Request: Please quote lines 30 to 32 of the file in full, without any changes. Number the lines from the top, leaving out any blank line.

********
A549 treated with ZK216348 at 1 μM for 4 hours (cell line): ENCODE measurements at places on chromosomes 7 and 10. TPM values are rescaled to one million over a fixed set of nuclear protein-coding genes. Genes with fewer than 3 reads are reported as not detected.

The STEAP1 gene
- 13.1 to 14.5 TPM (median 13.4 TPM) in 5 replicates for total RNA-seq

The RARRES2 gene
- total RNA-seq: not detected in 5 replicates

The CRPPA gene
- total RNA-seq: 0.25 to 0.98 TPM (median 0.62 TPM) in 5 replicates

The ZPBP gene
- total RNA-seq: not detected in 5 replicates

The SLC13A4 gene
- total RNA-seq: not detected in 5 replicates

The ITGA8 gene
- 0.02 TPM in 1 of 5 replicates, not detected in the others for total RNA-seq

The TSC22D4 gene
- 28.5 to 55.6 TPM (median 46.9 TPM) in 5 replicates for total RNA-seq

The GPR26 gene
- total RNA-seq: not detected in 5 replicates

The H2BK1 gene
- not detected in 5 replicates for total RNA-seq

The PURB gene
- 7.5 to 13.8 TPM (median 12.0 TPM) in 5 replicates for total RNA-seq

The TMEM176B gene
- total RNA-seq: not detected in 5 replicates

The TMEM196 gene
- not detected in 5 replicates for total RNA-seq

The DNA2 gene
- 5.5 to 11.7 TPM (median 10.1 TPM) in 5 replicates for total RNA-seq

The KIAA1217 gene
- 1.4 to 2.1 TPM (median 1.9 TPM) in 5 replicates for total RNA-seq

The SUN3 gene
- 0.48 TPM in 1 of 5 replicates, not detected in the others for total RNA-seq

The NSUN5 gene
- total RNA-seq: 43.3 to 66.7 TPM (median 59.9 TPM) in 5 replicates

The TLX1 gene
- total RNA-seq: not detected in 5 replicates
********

The SUN3 gene
- 0.48 TPM in 1 of 5 replicates, not detected in the others for total RNA-seq

The NSUN5 gene